This project would expand on existing relationships to develop a placed-based community response strategy addressing the underlying issues putting our youth at risk. Establishing strategic coordination and collaboration between After-Hours, MCFD, VACFSS, VPD, non-profit organizations, housing providers and landlords, Hospital Emergency and health care. The creation of a comprehensive strategy resulting in the collaboration of multiple stakeholders rather the crisis driven intervention response that currently exists. A two-pronged approach will enhance the community's ability to continue work with youth at risk while facilitating the needed changes. Implementing a Circle of Care through one to one work with youth, their identified supports and networks; addressing both immediate needs and facilitating community involvement in the place-based community response strategy. This would result in the creation of a cooperative integrated model that builds the capacity of the community and strengthens positive outcomes for youth.

Ready to Rent BC Association

Peers for Housing Stability

Peers for Housing Stability will focus on vulnerable youth, transitioning into adulthood, who are inadequately housed, couch-surfing, or homeless with no knowledge about or, support for, living independently. This includes those in foster care who will be turning 19 years of age. Using a youth mentorship model, qualified R2R instructors will train recent program graduates to assist with delivery of the program. Together, they will instruct and lead R2R participants to help them prepare for sustaining independent living arrangements through financial and housing literacy. Topics will include: an overview of rental rights and responsibilities, basic financial literacy and basic communication skills for interacting with landlords and roommates. This introductory course will count towards the longer, 12-hour certificate course. Peers for Housing Stability will operate in the Lower Mainland and Capital Regional District. The two locations will share a common train the trainer session, outcomes and reporting framework, and overall project management.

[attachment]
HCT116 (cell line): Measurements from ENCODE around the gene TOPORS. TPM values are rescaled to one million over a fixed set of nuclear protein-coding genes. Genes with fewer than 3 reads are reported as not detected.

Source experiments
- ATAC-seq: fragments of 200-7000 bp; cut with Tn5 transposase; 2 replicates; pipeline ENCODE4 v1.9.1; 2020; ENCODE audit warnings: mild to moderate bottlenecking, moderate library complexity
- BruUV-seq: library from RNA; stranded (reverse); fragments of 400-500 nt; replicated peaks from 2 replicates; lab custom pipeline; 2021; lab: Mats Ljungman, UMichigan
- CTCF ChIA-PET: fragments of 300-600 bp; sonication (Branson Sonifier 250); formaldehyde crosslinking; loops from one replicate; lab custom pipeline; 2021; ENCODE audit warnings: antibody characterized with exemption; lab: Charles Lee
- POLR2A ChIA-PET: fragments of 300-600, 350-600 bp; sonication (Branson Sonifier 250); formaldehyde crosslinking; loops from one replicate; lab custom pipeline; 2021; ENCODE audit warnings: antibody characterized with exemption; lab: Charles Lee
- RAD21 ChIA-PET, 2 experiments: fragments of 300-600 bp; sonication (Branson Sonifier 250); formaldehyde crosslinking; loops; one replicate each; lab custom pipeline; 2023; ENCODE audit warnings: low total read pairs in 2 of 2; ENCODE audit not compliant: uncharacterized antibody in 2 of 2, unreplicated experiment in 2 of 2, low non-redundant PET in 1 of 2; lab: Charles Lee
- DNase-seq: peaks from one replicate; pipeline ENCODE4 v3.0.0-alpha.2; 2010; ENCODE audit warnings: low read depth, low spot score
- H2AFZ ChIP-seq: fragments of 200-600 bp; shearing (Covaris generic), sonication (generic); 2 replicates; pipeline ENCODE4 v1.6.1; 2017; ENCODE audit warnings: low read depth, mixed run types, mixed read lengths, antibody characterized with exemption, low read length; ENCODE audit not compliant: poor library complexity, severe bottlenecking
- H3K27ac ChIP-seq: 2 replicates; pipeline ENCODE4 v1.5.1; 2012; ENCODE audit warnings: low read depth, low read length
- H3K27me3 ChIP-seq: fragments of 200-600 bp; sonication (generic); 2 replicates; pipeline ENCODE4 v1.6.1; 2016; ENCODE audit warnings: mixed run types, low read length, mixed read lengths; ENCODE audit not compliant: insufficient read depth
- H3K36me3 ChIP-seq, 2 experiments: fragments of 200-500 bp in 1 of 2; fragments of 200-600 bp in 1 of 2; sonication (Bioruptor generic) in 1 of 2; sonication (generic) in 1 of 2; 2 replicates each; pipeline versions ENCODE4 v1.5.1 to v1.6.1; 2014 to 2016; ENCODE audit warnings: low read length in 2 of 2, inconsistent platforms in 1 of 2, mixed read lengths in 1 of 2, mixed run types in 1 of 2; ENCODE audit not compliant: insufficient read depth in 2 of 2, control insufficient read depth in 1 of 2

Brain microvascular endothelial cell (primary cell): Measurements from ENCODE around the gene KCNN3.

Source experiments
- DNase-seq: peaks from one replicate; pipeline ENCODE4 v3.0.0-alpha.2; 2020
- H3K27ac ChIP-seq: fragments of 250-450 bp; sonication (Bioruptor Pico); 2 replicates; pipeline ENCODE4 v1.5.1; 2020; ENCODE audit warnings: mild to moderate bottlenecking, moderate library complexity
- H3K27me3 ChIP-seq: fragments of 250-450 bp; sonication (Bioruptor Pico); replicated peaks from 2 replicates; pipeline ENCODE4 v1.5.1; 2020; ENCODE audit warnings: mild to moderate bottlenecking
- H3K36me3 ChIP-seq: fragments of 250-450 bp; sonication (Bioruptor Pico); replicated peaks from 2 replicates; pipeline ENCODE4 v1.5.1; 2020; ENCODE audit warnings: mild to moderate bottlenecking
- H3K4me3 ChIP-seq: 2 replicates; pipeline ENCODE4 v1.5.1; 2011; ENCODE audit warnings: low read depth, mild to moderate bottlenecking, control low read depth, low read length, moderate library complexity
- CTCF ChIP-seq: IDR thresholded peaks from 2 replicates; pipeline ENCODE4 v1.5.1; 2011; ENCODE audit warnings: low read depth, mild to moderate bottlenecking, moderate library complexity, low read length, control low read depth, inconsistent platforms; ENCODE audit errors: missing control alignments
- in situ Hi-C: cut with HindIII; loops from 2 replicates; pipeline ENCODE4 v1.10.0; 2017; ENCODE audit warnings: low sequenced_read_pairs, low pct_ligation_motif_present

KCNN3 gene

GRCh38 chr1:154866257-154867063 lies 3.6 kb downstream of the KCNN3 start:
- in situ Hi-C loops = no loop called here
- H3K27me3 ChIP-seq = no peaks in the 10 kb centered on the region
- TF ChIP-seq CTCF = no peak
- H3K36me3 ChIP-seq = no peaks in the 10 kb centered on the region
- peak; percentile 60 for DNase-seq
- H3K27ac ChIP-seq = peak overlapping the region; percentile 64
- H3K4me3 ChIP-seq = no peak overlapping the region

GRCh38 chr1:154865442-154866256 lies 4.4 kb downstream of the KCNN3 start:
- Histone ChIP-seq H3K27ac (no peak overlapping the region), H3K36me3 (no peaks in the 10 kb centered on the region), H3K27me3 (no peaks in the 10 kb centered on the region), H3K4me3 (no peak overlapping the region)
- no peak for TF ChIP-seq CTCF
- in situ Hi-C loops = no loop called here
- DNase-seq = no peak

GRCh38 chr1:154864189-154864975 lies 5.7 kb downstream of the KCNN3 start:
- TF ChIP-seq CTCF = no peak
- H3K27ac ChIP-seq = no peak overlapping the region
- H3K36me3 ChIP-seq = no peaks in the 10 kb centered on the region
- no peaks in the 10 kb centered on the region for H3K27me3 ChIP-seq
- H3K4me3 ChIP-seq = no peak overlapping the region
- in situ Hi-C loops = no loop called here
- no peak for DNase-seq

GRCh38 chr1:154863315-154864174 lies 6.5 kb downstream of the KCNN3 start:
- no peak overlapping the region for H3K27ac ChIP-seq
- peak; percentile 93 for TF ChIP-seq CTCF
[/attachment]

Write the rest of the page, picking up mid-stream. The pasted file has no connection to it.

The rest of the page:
Vancouver Coastal Health Authority

Downtown Vancouver Youth Housing and Health Services Collaboratory

The Youth Housing and Health Services Collaboratory is an action-oriented project to engage key stakeholders involved in delivering health and housing resources to youth in downtown Vancouver. The 'collaboratory' will be a problem-solving group working to address barriers and challenges that youth 16-24 face accessing housing and health services. A parallel youth engagement process will inform the trajectory of the project and we will strive to make a meaningful difference in the experience of youth who seek resources related to housing and health. In order to improve access and flow-through for youth to a wider range of resources, agency representatives who are excited to, and capable of working as part of a collaborative team, and have a high level of management over the resources attached to the agency, will be invited to participate. Phase one will be a convened dialogue to ensure the group is aligned and 'on the same page'. Barriers to collaboration will be identified and addressed. Phase two will be a pilot of a mechanism to smooth access pathways to care and housing.